[8] Cameron Hashemi Pour, Ivy Wigmore, Internet of things privacy (IoT privacy), TECHTARGET, (Oct 31, 2023, 5.15PM)

[9] Ali Dehghantanha & Katrin Franke, Privacy-Respecting Digital Investigation, in 2014 Twelfth Annual International Conference on Privacy, Security and Trust 129 (2014), http://ieeexplore.ieee.org/document/6890932/ (last visited Sep 8, 2023).

[10] Colin J. Bennett, Regulating Privacy: Data Protection and Public Policy in Europe and the United States (1992).

[11] The Digital Personal Data Protection Act, 2023, No. 22, Acts of Parliament, 2023 (India)

[12] R. M. Malkani vs. State of Maharashtra 1973 AIR 157.

[13] 54733/16  Rotaru v. Romania [2000] ECHR 2923

[14] Radina Stoykova, Digital Evidence: Unaddressed Threats to Fairness and the Presumption of Innocence, 42 Comput. Law Secur. Rev. 105575 (2021).

[15] Ian Brown & Douwe Korff, Terrorism and the Proportionality of Internet Surveillance, (2008), https://papers.ssrn.com/abstract=1261194 (last visited Sep 10, 2023).

[16] Council of the European Union, 9554/17 Technical document: Measures to improve cross-border access to electronic evidence for criminal investigations following the adoption of the Council Conclusions on Improving Criminal Justice in Cyberspace, Brussels, 22 May 2017, part V.C., p.46.

[17] C 203/15; C‑698/15 Tele2 Sverige AB v Post- och telestyrelsen and Secretary of State for the Home Department v Tom Watson and Others

[18] Ilyoung Hong et al., A New Triage Model Conforming to the Needs of Selective Search and Seizure of Electronic Evidence, 10 Digit. Investig. 175 (2013).

[19] The Digital Personal Data Protection Act, 2023, No. 22, Acts of Parliament, 2023 (India)

[20] What personal data is considered sensitive?, https://commission.europa.eu/law/law-topic/data-protection/reform/rules-business-and-organisations/legal-grounds-processing-data/sensitive-data/what-personal-data-considered-sensitive_en (last visited Sep 10, 2023).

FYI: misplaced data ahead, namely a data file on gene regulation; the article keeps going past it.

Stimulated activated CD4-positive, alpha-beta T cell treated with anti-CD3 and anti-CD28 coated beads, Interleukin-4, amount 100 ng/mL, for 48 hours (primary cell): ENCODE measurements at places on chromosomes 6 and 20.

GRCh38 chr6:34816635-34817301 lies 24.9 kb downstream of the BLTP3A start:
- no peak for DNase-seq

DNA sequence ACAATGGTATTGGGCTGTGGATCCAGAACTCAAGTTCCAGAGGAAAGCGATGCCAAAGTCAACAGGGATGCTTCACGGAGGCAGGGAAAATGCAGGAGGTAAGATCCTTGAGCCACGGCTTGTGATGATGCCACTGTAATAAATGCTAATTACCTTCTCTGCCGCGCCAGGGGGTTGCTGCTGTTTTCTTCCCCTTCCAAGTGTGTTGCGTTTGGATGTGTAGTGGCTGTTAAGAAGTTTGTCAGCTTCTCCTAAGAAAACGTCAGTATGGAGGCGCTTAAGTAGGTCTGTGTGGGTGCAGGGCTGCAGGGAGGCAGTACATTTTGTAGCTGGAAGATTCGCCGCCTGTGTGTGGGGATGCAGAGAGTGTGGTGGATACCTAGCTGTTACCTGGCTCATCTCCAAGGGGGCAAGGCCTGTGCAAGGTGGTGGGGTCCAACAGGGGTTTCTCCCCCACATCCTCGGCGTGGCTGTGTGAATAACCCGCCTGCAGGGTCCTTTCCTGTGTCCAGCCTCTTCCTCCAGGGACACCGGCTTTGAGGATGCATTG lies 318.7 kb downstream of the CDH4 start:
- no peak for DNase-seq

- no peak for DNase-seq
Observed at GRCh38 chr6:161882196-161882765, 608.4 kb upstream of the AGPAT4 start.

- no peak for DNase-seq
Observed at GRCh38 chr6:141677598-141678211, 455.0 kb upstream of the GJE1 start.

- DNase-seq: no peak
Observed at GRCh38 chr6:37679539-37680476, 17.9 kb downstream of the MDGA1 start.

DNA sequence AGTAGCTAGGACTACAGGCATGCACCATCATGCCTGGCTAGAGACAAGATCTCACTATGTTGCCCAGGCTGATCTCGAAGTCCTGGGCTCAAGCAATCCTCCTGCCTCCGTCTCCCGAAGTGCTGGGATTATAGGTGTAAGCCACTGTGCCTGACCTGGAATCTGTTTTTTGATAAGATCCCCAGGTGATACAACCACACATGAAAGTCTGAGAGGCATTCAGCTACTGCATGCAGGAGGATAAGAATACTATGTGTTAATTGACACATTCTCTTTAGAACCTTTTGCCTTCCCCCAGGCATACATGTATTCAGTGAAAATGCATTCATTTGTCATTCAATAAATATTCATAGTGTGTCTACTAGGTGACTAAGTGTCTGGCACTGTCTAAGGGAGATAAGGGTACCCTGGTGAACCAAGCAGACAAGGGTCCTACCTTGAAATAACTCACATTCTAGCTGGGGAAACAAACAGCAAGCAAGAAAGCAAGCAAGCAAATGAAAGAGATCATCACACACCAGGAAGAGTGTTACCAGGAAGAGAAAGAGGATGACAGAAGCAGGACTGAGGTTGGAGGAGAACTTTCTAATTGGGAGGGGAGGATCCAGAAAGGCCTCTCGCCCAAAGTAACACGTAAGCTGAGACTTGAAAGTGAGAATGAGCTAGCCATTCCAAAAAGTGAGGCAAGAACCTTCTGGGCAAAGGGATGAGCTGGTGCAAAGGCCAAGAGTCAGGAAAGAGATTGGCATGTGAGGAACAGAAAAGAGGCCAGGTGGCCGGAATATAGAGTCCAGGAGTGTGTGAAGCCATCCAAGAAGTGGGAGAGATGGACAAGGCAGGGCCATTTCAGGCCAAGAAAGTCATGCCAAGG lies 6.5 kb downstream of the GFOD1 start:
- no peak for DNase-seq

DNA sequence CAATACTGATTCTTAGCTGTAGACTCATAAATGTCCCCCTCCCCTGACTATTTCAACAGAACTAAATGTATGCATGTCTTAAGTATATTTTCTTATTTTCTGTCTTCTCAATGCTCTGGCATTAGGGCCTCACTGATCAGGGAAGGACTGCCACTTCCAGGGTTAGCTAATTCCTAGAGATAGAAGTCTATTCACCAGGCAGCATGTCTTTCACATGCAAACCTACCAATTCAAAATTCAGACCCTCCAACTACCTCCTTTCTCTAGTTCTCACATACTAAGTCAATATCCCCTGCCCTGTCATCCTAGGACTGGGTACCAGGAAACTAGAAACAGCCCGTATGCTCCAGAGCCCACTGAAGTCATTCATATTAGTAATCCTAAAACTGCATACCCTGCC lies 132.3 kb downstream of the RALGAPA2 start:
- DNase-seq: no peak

[21] General Data Protection Regulation, art .55, 2016 O.J (L.119)

[22] 30562/04. Marper v. The United Kingdom, [2008] ECHR 1581.

[23]30562/04  Marper v. the UK [2008] ECHR 1581,and no. 27798/95 Amann v. Switzerland, no. (2000) 30 EHRR 843

[24] Bert-Jaap Koops, The Concept of Function Creep, 13 Law Innov. Technol. 29 (2021).

[25] Bart W. Schermer, The Limits of Privacy in Automated Profiling and Data Mining, 27 Comput. Law Secur. Rev. 45 (2011).

[26] Stoykova, supra note 13.

[27] Transnational Cooperation in Criminal Matters and the Guarantee of a Fair Trial: Approaches to a General Principle – Utrecht Law Review, https://utrechtlawreview.org/articles/10.18352/ulr.244 (last visited Sep 10, 2023).

[28] Stoykova, supra note 13.

[29] André Årnes, Digital Forensics (2017).

[30] United States v. Jones 565 U.S (2012).

[31] P. Balboni et al., Legitimate Interest of the Data Controller New Data Protection Paradigm: Legitimacy Grounded on Appropriate Protection, 3 Int. Data Priv. Law 244 (2013).

[32] The Digital Personal Data Protection Act, 2023, No. 22, Acts of Parliament, 2023 (India)

[33] C 468/10 and C 469/10, Asociacio´n Nacional de Establecimientos Financieros de Cre´dito (ASNEF) (C 468/10), Federacio´n de Comercio Electro´nico y Marketing Directo (FECEMD) (C 469/10) v Administracio´n del Estado, 2011, ECR I-00000.

[34] Balboni et al., supra note 29.

[35] C-275/06, Productores de Música de España (Promusicae) v. Telefónica de España SAU, [2008] ECR I-271.

[36] C-553/07, College van burgemeester en wethouders van Rotterdam v. Rijkeboer, [2009] ECR I-3889.

[37] C-92 & 93/09, Volker und Markus Schecke GbR and Hartmut Eifert v. Land Hessen, [2010] ECR I-11063.

[38] M. P. Sharma v. Satish Chandra 1954 AIR 300.

[39] Deepti Kapur v. Kunal Jhulka 2020 SCCOnLine Del 672.